When “Iranian” becomes racist short-hand for “terrorist”

According to a CNN iReporter, missing passengers Pouri Nourmohammadi, 18, and elavar Seyed Mohammad Reza, 29 -- the two passengers flying on forged passports -- took this picture with their roommates in Kuala Lumpur moments before boarding MH370. Photo Credit: CNN/iReport
According to a CNN iReporter, missing passengers Pouri Nourmohammadi, 18, and Delavar Seyed Mohammad Reza, 29 — the two passengers flying on forged passports — took this picture with their roommates in Kuala Lumpur moments before boarding MH370. Photo Credit: CNN/iReport

Over the weekend, a Malaysian Air jetliner, MH370,  disappeared somewhere over Southeast Asia, potentially claiming all 239 souls on-board. As search crews continue to scour the area following recent suggestions that the jet mysteriously shifted course near Pulau Perak and started flying on a vector in the opposite direction from Beijing, mainstream news outlets have focused on two non-Asian male passengers who reportedly purchased their tickets using the stolen passports of an Austrian and an Italian citizen.

Over the last few days, mainstream news have tacitly suggested that these two passengers were — by virtue of their forged passports — responsible for the jet’s disappearance. Twitter and other social networking sites have been more explicit, openly theorizing over terrorism.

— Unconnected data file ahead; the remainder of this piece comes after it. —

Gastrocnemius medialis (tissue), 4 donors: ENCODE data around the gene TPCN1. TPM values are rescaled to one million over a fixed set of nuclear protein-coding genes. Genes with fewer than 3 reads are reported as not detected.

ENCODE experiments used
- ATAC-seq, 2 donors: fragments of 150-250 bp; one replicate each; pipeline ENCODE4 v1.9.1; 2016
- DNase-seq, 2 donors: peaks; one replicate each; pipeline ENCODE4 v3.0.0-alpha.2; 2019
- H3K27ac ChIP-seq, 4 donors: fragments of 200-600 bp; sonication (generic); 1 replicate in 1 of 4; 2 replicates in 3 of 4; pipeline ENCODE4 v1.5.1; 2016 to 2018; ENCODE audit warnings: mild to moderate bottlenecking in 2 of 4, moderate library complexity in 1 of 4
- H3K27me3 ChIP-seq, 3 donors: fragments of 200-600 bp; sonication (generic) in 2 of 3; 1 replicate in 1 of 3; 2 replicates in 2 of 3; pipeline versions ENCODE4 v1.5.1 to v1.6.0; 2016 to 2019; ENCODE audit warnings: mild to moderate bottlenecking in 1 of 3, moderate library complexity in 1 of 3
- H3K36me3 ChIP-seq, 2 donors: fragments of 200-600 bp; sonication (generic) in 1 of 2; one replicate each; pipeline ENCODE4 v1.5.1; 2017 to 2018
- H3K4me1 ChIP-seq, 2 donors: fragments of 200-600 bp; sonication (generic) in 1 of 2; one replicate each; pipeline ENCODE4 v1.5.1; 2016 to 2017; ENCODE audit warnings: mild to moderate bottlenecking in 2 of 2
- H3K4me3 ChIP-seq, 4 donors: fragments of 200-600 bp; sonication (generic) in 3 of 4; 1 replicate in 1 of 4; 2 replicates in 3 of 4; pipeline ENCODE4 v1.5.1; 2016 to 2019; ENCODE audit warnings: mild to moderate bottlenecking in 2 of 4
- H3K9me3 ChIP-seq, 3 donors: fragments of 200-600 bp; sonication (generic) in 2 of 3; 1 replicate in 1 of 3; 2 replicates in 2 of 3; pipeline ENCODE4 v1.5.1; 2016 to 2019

These theories were whipped into a frenzy yesterday when it was revealed that the two non-Asian passengers flying on forged passports were of Iranian descent.

Because, y’know, “Iranian” is synonymous with “terrorist”.

That’s so racist, yo.

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The problem with that Axe #KissForPeace Superbowl ad

make-love-not-war-axe

If you were watching that thrashing of the Denver Broncos by the Seattle Seahawks last night, chances are you caught Axe’s Superbowl ad, which suggested that world peace could be achieved through heterosexual love.

In the ad, four scenes representing international militarism and aggression are interspersed: 1) Iranian nuclear armament, 2) the Vietnam War, via the iconic helicopter scene of Miss Saigon, 3)¬†North Korean mass conformity, and 4) the tank of Tiananmen Square, reimagined with Russian players. In all four scenes, the love of a woman prevents each of the men from military aggression, and the ad concludes with the insipid message: ¬†“Make Love. Not War.”

And while that Coca-Cola ad — and the racist backlash against it — is probably going to grab all the headlines this post-Superbowl Monday morning, I gotta say: yes, this Axe ad was all sorts of wrong (video after the jump).

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